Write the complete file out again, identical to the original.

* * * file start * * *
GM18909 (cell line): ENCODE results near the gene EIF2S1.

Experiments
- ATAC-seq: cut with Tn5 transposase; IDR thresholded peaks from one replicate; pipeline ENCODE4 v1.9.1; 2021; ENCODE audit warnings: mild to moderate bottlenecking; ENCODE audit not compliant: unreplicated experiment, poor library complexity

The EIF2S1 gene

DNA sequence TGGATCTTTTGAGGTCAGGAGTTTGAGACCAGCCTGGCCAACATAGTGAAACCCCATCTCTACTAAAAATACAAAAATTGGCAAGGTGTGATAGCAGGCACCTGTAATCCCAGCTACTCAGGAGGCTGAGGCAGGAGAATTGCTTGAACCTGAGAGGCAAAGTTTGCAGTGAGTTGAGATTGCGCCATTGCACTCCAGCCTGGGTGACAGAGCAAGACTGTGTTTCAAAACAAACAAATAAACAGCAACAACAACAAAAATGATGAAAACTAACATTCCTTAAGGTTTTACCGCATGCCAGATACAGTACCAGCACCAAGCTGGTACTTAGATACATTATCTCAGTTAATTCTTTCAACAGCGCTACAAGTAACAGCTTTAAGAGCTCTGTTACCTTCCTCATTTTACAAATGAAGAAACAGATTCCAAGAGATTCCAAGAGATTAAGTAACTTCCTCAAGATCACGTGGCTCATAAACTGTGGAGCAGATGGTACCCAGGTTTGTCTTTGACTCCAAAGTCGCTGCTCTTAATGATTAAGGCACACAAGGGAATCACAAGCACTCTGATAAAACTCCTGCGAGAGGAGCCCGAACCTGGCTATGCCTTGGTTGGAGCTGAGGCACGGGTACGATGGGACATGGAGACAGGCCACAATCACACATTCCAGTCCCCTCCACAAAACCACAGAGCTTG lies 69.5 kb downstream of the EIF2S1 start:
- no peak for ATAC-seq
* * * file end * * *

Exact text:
GM18909 (cell line): ENCODE results near the gene EIF2S1.

Experiments
- ATAC-seq: cut with Tn5 transposase; IDR thresholded peaks from one replicate; pipeline ENCODE4 v1.9.1; 2021; ENCODE audit warnings: mild to moderate bottlenecking; ENCODE audit not compliant: unreplicated experiment, poor library complexity

The EIF2S1 gene

DNA sequence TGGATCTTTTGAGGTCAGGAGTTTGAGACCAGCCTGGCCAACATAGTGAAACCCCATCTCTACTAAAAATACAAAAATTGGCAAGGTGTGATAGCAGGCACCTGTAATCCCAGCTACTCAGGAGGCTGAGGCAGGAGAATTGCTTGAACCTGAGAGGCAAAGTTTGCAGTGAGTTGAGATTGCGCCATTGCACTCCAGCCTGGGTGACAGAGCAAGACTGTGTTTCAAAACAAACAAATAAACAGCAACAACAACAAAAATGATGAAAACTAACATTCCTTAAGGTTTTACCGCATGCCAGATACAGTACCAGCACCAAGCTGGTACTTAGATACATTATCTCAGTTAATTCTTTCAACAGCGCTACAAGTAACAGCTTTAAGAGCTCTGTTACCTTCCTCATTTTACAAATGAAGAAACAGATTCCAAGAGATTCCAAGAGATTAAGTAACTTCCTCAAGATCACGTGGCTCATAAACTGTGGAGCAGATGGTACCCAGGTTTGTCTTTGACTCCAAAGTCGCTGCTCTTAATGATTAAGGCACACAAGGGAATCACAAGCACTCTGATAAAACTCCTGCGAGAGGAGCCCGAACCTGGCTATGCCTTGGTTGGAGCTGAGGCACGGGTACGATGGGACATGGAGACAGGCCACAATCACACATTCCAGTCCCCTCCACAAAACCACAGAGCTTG lies 69.5 kb downstream of the EIF2S1 start:
- no peak for ATAC-seq